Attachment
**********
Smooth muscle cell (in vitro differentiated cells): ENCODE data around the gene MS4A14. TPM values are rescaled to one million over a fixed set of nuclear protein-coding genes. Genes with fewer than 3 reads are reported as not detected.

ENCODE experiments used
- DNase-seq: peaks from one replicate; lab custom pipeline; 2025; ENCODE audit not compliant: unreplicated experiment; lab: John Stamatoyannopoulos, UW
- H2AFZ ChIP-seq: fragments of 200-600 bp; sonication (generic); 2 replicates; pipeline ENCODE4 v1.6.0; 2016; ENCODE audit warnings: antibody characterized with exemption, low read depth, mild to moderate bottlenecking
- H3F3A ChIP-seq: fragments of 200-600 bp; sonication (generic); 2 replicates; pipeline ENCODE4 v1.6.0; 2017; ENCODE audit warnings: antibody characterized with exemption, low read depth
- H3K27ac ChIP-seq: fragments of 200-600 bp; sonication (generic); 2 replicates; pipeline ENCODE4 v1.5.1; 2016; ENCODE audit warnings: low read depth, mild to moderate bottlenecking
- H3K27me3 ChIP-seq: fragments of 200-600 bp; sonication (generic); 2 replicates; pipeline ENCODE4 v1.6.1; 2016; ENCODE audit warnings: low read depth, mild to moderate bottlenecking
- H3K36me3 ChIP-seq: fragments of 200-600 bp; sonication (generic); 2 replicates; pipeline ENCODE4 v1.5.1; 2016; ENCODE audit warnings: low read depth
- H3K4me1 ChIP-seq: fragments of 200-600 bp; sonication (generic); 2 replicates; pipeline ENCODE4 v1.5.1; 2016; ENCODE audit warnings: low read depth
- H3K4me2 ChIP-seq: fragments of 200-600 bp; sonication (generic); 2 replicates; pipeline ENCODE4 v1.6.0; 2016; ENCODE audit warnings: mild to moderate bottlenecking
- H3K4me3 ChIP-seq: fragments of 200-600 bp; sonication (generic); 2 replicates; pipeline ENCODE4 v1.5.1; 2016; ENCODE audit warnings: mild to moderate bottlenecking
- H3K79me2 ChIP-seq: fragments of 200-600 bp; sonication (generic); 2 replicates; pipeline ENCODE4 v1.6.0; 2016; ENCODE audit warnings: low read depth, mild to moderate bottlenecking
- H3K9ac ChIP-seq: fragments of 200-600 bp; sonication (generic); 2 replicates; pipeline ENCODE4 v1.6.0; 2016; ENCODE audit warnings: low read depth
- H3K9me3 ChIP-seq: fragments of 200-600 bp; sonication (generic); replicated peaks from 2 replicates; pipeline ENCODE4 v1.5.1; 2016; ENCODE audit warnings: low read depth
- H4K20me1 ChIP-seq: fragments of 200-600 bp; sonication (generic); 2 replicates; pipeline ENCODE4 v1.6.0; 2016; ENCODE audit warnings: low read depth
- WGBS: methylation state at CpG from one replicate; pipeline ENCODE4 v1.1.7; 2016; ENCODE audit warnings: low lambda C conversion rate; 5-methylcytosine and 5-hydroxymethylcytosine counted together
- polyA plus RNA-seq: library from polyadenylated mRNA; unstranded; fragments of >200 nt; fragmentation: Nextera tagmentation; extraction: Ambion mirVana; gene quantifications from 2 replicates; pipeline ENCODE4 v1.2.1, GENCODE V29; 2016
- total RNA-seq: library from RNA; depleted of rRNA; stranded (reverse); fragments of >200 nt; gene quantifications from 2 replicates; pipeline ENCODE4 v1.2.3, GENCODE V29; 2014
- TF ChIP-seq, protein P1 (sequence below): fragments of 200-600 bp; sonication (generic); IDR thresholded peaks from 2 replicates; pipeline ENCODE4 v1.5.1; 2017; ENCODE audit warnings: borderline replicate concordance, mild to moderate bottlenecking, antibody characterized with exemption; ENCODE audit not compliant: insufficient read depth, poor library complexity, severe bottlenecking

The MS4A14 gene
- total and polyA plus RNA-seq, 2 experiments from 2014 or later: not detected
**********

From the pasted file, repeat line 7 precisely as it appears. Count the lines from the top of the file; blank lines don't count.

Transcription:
- H3K27me3 ChIP-seq: fragments of 200-600 bp; sonication (generic); 2 replicates; pipeline ENCODE4 v1.6.1; 2016; ENCODE audit warnings: low read depth, mild to moderate bottlenecking